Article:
While national union membership was down slightly last year, New York State is still at the top when it comes to union membership. According to the Bureau of Labor Statistics, roughly two million workers are represented by a union making it the second highest rate in the country. That amounts to nearly a quarter of workers in the state. California is at the top with 2.5 million in unions. Nationally the rate is 12.3 percent.
By Doug Cunningham
An arbitrator has ruled Daimler Trucks North America broke a union contract by shifting production to Mexico. So Daimler must compensate UAW workers. It was also ordered increase truck production at it’s unionized North Carolina facility to 70 percent of its medium-duty trucks sold in the U.S. and Canada.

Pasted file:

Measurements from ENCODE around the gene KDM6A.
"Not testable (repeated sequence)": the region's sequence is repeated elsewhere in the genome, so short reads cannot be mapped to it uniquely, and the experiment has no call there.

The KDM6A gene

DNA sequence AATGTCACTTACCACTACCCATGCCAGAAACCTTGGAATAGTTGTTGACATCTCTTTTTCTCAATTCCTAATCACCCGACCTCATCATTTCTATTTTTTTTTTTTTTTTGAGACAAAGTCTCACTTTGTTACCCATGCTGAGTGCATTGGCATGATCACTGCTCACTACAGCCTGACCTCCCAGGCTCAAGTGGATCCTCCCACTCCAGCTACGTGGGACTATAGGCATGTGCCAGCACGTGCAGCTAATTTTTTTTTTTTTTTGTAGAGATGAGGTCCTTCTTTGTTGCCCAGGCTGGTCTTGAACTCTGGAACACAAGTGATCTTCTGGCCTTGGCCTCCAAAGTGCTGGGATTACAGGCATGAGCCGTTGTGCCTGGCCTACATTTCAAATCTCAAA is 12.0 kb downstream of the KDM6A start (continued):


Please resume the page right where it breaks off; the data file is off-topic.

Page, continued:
By Doug Cunningham
It took a year-long lawsuit and a public campaign, but workers who say they had their wages stolen by New York billionaire Jocelyne Wildenstein finally got her to fork over their hard-earned wages. The workers remodeled the billionaire’s luxury Trump World Towers apartments but in the last four weeks of their employment they were paid no wages at all. The workers recently got all wages owed. Along with interest and lawyer fees.
Rio Tinto has locked workers out at the largest open-pit mine in California saying it is concerned workers may strike. Jesse Russell reports:
By Doug Cunningham
The Senate just now voted (60-32) to end debate on the nomination of M. Patricia Smith, clearing her way for confirmation as solicitor of labor and breaking the stranglehold Republicans had put on her to be the nation’s top labor lawyer.